Ops: He who gets Slapped (3, B. Stambler, after L.N. Andreyev), 1955, as Pantaloon, New York, 17 May 1956, rev. 1973; The Crucible (4, Stambler, after A. Miller), 1961, New York, 26 Oct 1961; The Lady from Colorado (2, Stambler, after H. Croy), 1964, Central City, CO, 3 July 1964, rev. as The Lady Kate, 1994; Claudia Legare (4, Stambler, after H. Ibsen: Hedda Gabler), 1973, Minneapolis, 14 April 1973, rev. 1978; Minutes till Midnight (3, D. Lang, Ward), 1978, Miami, 4 June 1982; Abelard and Heloise (prol, 3, J. Hartman), 1981, Charlotte, NC, 19 Feb 1982, rev. 1983; Roman Fever (1, R. Brunyate, after E. Wharton), 1993, Durham, NC, 9 June 1993
Orch: 5 syms.: 1941, 1947, 1950, 1958, 1976; Slow Music, 1938; Ode, 1939; Adagio and Allegro, 1944; Jubilation, ov., 1945; Concert Piece, 1947–8; Jonathan and the Gingery Snare (B. Stambler), nar, orch, 1949; Night Music, small orch, 1949; Euphony, 1954; Fantasia, chorus, brass, timp, 1956; Prairie Ov., band, 1957; Divertimento, 1960; Hymn and Celebration, 1962, rev. 1966; Night Fantasy, band, 1962; Invocation and Toccata, 1963–6; Festive Ode, 1966; Fiesta Processional, band, 1966; Antiphony, band, 1967; Pf Conc., 1968; Concertino, str, 1973; The Promised Land, 1974; 4 Abstractions, band, 1977; Sonic Structure, 1980; Dialogues, vn, vc, orch, 1983 [arr. pf trio, 1984]; Sax Conc., 1984, rev. 1987; Festival Triptych, 1986; Dialogue on the Tides of Time, vn/vc, orch/pf, 1987; Vn Conc., 1993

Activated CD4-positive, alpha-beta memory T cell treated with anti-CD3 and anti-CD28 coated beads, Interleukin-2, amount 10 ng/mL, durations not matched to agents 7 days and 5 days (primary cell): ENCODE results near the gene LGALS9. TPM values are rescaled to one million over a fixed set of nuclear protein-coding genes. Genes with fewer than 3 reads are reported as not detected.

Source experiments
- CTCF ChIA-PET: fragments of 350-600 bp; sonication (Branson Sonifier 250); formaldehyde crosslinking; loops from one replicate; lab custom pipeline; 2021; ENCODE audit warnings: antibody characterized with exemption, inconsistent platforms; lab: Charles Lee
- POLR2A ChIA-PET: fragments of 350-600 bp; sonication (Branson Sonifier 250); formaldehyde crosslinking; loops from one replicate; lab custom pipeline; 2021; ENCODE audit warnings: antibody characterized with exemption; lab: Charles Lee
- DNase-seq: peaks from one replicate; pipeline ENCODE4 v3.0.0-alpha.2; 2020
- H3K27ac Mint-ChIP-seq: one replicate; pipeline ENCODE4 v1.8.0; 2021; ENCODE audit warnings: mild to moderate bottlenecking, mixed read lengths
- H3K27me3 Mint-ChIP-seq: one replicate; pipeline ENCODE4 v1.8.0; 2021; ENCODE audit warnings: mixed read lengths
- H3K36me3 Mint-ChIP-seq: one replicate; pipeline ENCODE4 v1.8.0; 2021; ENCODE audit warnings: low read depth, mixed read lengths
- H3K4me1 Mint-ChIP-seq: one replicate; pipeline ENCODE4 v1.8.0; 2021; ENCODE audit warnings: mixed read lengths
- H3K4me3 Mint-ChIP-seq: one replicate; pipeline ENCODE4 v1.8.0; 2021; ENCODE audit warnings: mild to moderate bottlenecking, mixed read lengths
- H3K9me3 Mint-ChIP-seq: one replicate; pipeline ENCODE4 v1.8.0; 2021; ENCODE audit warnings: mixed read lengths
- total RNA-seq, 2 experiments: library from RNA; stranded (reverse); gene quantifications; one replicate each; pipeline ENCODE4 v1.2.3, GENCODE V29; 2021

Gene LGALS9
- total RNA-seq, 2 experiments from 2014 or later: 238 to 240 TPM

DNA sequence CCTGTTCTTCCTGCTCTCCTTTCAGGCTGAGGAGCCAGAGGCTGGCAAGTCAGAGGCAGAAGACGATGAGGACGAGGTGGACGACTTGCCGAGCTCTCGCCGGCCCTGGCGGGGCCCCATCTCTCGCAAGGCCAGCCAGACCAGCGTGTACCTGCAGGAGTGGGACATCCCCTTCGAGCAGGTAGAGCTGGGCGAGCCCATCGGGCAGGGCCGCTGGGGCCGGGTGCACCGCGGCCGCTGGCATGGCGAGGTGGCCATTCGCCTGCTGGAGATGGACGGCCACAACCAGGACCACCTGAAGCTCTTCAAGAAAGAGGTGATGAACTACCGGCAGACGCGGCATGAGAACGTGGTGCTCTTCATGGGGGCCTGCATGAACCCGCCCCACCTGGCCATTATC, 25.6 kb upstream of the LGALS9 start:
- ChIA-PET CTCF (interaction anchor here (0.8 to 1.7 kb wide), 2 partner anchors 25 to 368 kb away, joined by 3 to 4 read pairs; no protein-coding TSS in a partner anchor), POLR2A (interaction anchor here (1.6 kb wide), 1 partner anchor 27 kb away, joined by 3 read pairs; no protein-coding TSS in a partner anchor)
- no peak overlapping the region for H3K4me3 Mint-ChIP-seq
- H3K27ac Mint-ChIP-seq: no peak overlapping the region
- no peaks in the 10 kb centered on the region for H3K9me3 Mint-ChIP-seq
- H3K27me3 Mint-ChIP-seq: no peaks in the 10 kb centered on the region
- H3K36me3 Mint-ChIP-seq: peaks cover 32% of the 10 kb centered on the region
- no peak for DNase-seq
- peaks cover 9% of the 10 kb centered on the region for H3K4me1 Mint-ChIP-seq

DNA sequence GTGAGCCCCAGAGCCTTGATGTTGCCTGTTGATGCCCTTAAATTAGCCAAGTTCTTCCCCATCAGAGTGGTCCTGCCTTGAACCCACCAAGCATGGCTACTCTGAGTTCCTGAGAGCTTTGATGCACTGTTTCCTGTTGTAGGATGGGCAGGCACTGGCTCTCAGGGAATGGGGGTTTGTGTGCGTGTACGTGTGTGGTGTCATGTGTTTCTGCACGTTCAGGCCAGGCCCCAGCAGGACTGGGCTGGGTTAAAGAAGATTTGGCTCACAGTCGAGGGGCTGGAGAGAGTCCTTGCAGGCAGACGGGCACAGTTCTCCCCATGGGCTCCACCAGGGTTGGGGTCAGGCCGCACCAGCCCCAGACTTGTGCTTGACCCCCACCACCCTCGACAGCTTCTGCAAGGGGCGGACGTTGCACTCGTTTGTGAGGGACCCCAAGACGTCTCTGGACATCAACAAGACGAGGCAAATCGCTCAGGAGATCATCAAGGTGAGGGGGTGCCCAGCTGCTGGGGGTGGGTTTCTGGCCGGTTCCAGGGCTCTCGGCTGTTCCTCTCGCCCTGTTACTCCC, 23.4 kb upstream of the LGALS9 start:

Choruses, songs, chbr music, kbd pieces
MSS in US-DMu
Principal publishers: Associated, Galaxy, Highgate
A.Kozinn: ‘ American Eclectic’, ON, xlvi/20 (1981–2), 24–8, 43